The Ghost Estate By John Connell Picador, $29.99
The Irish used to remember the Great Famine of the 1840s as an example of what happens when economics and profit are given priority over people. That disaster was not confined to the poor, those without property or means, but also affected the ruling classes, the old Ascendancy. As the 21st century distanced them from the shame of hunger and starvation, they forgot that lesson.
Instead, the first decade of the new century infected the whole country with a madness born of greed. Nowhere was that more obvious than in the sudden idea that you were no one unless you had a second house. Or a third one. If you could not convince yourself, there were plenty of gurus spruiking a holiday home in Tramore or Lahinch, Bundoran or Kenmare; after all, you had the mandatory two children and each should have their separate inheritance. Besides, it was a gold-plated investment, it would be your comfort in old age, much better than superannuation. (Heaven forbid that today’s Australia learns the spuriousness of that logic, however exalted its proponents or speciously attractive their arguments.)
Those two events in Irish history, the famine of the middle years of the 19th century and the artificial building boom 160 years later, are cleverly combined in this novel. The central character is Ger McQuaid, a young electrical contractor taking on his first big job in a new estate that would include a golf course and a luxury hotel to replace a rundown mansion, once the centre of a large estate with hundreds of tenants. Like the plumbers and bricklayers and roofers, he is paid by the developer who in turn is depending on moneyed backers; all are financed by banks who are falling over themselves to pass out money that they have access to through a corrupted international financial system.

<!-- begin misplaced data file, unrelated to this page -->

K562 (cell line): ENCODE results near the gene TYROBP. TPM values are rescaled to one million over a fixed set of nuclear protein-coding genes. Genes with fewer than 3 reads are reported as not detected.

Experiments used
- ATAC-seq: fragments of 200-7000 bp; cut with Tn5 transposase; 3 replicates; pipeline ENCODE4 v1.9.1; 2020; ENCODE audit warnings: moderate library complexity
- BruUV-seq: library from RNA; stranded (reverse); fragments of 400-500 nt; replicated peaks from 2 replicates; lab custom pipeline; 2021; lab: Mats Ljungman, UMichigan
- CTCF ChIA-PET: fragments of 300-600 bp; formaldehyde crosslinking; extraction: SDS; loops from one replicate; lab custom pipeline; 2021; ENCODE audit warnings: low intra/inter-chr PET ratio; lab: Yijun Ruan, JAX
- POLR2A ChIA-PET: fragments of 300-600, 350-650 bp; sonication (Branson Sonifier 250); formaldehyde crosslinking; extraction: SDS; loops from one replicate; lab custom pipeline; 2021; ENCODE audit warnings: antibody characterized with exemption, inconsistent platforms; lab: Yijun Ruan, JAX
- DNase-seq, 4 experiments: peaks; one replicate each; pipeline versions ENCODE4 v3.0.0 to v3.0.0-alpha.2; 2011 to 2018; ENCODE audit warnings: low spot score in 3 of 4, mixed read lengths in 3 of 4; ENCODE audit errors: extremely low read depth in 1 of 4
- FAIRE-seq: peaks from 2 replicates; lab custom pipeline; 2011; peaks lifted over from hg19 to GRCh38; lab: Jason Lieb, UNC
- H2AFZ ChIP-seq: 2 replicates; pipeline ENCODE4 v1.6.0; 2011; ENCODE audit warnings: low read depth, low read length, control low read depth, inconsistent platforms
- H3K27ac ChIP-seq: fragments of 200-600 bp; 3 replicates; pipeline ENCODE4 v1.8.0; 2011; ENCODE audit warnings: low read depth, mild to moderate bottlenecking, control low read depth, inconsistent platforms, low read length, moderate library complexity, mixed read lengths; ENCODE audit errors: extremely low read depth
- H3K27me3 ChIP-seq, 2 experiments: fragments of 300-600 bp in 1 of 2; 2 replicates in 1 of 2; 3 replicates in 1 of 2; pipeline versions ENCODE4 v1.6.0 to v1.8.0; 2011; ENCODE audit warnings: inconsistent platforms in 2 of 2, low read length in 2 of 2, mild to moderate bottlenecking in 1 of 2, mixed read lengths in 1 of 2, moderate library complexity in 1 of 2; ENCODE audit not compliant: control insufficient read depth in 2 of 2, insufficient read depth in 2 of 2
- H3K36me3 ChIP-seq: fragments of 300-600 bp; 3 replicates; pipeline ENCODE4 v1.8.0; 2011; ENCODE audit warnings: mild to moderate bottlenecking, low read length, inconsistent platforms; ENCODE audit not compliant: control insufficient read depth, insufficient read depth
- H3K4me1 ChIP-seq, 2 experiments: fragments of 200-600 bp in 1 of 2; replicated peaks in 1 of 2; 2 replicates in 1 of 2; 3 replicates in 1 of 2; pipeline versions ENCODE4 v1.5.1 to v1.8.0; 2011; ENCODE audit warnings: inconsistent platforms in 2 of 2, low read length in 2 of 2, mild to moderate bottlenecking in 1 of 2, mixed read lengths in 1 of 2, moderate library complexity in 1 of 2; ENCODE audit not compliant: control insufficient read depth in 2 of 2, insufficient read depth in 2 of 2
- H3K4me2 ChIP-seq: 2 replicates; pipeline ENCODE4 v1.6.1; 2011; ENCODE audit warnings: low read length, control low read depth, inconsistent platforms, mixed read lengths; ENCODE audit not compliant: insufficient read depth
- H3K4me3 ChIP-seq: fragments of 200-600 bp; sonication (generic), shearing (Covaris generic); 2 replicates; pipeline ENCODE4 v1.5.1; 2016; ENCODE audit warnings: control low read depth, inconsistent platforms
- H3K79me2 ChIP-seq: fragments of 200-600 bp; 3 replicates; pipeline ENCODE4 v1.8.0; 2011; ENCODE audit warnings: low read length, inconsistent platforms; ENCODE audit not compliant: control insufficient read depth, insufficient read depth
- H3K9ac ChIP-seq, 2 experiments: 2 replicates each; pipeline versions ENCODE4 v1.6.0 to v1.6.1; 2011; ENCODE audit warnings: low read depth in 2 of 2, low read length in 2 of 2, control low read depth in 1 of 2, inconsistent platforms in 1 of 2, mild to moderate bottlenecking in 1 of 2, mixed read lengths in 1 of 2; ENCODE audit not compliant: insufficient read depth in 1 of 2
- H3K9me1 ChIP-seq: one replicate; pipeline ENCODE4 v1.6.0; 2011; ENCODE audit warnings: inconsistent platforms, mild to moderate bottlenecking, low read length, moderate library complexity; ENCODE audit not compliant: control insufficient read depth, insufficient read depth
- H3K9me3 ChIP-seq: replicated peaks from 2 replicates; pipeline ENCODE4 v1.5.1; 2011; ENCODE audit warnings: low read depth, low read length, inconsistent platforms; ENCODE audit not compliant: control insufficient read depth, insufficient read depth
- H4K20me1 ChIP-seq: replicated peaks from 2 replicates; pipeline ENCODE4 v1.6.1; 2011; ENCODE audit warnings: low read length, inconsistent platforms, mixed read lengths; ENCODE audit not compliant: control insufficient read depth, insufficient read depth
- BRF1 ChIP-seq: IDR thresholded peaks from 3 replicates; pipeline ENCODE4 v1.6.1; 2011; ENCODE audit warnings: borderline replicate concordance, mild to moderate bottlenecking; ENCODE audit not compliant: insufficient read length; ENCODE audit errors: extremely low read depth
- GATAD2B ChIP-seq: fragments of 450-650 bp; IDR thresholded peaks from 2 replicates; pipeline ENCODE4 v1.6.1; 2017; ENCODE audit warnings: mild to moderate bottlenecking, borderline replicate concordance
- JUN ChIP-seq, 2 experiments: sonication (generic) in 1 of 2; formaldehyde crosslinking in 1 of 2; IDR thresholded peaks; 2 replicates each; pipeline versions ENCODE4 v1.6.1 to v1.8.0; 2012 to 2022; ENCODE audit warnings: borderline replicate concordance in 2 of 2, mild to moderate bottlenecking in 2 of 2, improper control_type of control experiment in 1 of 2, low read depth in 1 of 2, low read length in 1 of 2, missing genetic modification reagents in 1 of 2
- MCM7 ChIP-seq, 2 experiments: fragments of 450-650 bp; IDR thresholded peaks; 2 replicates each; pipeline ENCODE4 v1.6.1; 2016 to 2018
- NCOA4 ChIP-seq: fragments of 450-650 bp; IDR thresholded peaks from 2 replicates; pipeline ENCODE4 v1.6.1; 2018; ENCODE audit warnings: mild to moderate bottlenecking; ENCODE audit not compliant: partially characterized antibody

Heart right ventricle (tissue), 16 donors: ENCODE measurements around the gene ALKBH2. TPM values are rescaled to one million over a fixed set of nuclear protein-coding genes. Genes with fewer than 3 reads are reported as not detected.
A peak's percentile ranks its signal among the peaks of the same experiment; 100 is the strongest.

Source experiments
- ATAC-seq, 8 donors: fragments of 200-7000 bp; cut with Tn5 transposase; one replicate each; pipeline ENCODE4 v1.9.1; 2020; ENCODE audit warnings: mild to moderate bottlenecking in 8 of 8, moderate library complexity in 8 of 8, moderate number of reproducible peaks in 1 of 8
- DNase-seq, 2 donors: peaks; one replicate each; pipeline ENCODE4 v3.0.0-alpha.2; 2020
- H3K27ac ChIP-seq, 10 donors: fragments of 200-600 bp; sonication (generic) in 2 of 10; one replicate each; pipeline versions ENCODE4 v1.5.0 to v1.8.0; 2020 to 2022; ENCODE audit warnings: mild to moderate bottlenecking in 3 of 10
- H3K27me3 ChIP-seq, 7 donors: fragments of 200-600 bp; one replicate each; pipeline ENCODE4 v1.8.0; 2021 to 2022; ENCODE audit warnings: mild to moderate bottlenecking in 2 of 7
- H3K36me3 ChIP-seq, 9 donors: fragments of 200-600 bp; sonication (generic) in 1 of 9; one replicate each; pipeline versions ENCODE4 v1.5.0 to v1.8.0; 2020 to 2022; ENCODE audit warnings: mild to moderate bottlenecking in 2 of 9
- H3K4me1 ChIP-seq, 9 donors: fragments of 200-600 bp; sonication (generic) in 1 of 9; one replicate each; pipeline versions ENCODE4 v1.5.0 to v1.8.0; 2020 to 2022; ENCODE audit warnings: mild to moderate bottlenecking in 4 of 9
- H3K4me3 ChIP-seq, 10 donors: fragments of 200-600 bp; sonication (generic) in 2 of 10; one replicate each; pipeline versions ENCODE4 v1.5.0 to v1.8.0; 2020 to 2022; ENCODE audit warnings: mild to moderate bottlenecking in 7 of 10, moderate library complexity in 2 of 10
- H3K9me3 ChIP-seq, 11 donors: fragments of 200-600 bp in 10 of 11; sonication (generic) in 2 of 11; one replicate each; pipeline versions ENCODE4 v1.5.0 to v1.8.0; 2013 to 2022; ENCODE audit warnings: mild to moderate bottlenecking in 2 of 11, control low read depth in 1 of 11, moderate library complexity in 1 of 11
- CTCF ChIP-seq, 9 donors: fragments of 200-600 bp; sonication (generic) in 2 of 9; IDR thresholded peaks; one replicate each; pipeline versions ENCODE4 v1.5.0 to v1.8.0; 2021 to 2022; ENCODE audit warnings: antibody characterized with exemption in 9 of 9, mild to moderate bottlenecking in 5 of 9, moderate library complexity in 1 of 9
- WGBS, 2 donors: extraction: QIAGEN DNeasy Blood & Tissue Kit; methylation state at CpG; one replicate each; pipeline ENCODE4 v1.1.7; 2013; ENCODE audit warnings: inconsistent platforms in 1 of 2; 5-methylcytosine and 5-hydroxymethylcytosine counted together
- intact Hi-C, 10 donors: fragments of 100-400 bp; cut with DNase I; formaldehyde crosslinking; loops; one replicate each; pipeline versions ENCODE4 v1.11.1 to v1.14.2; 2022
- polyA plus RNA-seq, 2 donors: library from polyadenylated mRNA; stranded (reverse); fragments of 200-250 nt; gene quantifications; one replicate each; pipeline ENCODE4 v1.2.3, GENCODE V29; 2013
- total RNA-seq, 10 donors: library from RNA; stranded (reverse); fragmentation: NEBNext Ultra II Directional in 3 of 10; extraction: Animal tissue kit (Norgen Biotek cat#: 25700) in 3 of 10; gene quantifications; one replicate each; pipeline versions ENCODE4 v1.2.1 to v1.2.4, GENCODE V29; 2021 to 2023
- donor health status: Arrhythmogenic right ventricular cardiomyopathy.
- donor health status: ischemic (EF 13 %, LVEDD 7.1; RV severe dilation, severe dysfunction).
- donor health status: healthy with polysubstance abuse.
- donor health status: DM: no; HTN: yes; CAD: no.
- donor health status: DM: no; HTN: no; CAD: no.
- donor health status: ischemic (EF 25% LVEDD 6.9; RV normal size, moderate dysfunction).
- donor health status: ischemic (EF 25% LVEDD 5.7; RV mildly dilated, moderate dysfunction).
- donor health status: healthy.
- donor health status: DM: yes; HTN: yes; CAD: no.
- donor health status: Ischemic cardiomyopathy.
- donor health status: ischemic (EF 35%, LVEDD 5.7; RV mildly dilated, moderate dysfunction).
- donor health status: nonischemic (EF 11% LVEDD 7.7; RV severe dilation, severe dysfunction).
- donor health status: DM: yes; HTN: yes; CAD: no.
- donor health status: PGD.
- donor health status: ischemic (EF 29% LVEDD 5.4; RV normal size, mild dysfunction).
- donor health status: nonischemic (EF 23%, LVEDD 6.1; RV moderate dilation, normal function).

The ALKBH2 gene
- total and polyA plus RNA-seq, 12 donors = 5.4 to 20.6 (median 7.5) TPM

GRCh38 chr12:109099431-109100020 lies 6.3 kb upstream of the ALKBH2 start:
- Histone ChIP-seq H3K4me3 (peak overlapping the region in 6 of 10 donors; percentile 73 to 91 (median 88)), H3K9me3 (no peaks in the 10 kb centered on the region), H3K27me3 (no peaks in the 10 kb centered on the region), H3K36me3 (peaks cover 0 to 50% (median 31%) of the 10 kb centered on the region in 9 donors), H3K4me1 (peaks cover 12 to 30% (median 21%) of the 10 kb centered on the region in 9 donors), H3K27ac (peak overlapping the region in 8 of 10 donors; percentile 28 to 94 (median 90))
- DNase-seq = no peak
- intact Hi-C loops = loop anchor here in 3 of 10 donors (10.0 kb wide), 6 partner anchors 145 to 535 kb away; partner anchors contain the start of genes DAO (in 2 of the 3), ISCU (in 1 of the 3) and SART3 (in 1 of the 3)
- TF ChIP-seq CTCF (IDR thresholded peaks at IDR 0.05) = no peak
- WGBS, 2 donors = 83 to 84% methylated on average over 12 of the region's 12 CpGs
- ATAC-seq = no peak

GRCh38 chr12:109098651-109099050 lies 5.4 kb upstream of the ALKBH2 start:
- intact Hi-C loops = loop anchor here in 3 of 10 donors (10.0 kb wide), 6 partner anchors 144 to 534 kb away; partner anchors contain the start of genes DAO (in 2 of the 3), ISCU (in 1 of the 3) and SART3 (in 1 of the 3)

McQuaid is a long way down that chain, though a step above his workers who roll out the wire, drill the holes and position the switches and sockets. He is also the ultimate loser. At one stage, his girlfriend, a student in Dublin, calls him a “bogger”, a searing insult for someone who sees financial security and social respectability almost in his grasp.
When people realised that banks were not their friends, it was too late; today half-finished, vandalised estates are a feature of the Irish landscape. The author compares this situation with the way the countryside was devastated by the famine of the 1840s, although the reader may find the comparison forced and not entirely convincing.
McQuaid’s private life is a mirror of the economic disaster about to hit his country. Incapable of distinguishing between love and farmyard lust, his fall is predictable. The author manages to make him a thoroughly unlikeable figure, lacking the sophistication of his city counterparts or the intelligence and survival instincts of those who live on the geographical edges of the country.
Perhaps I should explain. There is, in certain parts of Ireland, an unstated opinion about those who live in the centre of the island, of whom a recent Taoiseach (prime minister) might be a good example. The view is that they lack the cuteness of the city dweller and the cleverness of those who live in places like Kerry, Cork or Donegal. There is little in this book that might change that opinion and indeed it could be read as a long-winded and overwritten satire on that very situation.
The cover of the book features endorsements by Kevin Barry and Tony Ryan, two modern Irish writers whose work is much more deserving of release in this country.
Frank O’Shea is a Canberra reviewer.
This story Administrator ready to work first appeared on Nanjing Night Net.